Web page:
Towards curing the unthinkable : reflections on the process of working with survivors of child sexual abuse

Sotrilh, S. (2005). Towards curing the unthinkable : reflections on the process of working with survivors of child sexual abuse. (Unpublished Doctoral thesis, City University London)

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Abstract

There is little consistency into the how a history of sexual abuse is assessed in clinical settings. Although some research has explored therapists' attitudes towards this issue, none has yet examined this in relation to clients' attitudes. This study explored attitudes towards routine enquiry of child sexual abuse during initial assessment in both clients and therapists in order to test whether therapists act in a way that is consistent with clients' views. The study also explored professionals' feelings about this work- and its impact on them. Method: Seventy- two mental health professionals, and sixty clients from outpatient clinics within South London and Maudsley NHS Trust completed a questionnaire that asked about their exTerience and attitudes towards, enquiry of sexual abuse. Professionals also completed measures of professional competence as well as the Traurna and Attachment Belief Scale (TABS) and the Compassion Satisfaction and Fatigue Scale (ProQol). A combination of quantitative (cbi-squared analyses, Pearson correlations and ANOVA) and qualitative (inductive method of coding open-ended questions) analyses were used. Results: The results of this study showed that most professionals did not routinely ask- their clients about a possible history of sexual abuse in spite of the fact that they reported feeling competent and comfortable doing so. Clients on the other hand revealed that they would not mind being asked during an assessment and in fact indicated that they preferred to be asked directly by the professional rather than for the profcssional to wait for the client to initiate disclosure. In addition, professionals reported more negative than positive feelings regarding such work- but, as a result of this work-, they were at greater risk of developing a vicarious traurnatisation than compassion fatigue/secondary trauma. Discussion: The results of this study show there are still barriers that prevent professionals from routinely enquiring about sexual abuse during an initial assessment. They also highlight the specific nature of sexual abuse work and the risks to professionals. Clients' responses contradict clinicians' concerns regarding routine enquiry and suggestions for future research are made. The need to incorporate the topic into professional courses is highlighted and farther implications for clinical practice are discussed.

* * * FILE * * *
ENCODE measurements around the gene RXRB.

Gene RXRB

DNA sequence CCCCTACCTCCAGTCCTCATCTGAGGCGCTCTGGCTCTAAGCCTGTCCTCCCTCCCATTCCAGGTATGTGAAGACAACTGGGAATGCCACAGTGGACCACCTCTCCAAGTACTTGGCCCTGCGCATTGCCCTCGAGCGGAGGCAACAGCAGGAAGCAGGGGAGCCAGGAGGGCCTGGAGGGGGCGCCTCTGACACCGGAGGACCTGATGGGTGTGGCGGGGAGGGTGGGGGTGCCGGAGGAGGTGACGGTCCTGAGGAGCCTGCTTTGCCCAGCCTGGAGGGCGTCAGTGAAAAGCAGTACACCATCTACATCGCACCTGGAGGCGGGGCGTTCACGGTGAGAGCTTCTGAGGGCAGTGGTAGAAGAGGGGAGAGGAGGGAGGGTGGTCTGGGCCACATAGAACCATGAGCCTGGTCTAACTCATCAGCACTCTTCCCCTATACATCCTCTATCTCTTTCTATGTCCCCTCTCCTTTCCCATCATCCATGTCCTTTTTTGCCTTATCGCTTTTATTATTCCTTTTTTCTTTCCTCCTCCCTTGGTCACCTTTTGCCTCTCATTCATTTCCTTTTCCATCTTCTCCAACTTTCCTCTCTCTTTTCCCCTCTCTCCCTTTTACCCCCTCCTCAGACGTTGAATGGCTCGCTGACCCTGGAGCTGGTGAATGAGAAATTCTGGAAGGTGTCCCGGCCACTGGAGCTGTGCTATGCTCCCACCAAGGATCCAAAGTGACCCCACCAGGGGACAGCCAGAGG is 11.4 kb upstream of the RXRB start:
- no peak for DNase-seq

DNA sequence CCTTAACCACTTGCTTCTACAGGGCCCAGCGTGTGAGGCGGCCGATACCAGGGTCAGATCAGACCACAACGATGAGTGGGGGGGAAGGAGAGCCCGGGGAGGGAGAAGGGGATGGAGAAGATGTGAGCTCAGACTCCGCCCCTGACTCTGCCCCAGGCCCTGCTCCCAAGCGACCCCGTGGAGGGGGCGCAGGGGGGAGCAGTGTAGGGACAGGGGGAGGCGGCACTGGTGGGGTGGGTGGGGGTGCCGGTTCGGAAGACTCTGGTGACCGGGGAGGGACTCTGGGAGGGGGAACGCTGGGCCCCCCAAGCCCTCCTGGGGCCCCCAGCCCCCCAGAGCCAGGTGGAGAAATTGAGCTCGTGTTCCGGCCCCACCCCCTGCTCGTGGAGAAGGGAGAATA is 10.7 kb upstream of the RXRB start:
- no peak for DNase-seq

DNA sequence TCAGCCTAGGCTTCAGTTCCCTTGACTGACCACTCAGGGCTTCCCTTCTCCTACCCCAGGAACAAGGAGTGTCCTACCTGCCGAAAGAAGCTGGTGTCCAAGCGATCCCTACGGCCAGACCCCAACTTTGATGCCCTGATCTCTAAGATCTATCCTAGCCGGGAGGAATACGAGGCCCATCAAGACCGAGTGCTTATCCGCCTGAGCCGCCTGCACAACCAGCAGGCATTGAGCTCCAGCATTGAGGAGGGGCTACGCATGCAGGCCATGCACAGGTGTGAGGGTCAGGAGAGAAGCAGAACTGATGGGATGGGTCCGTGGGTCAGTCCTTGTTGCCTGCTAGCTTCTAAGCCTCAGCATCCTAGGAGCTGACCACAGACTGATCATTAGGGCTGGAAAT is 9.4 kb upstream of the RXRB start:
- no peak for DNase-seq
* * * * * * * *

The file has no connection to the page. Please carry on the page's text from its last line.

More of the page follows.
Item Type: Thesis (Doctoral)
Subjects: B Philosophy. Psychology. Religion > BF Psychology
Divisions: School of Social Sciences > Department of Psychology
URI: http://openaccess.city.ac.uk/id/eprint/8531

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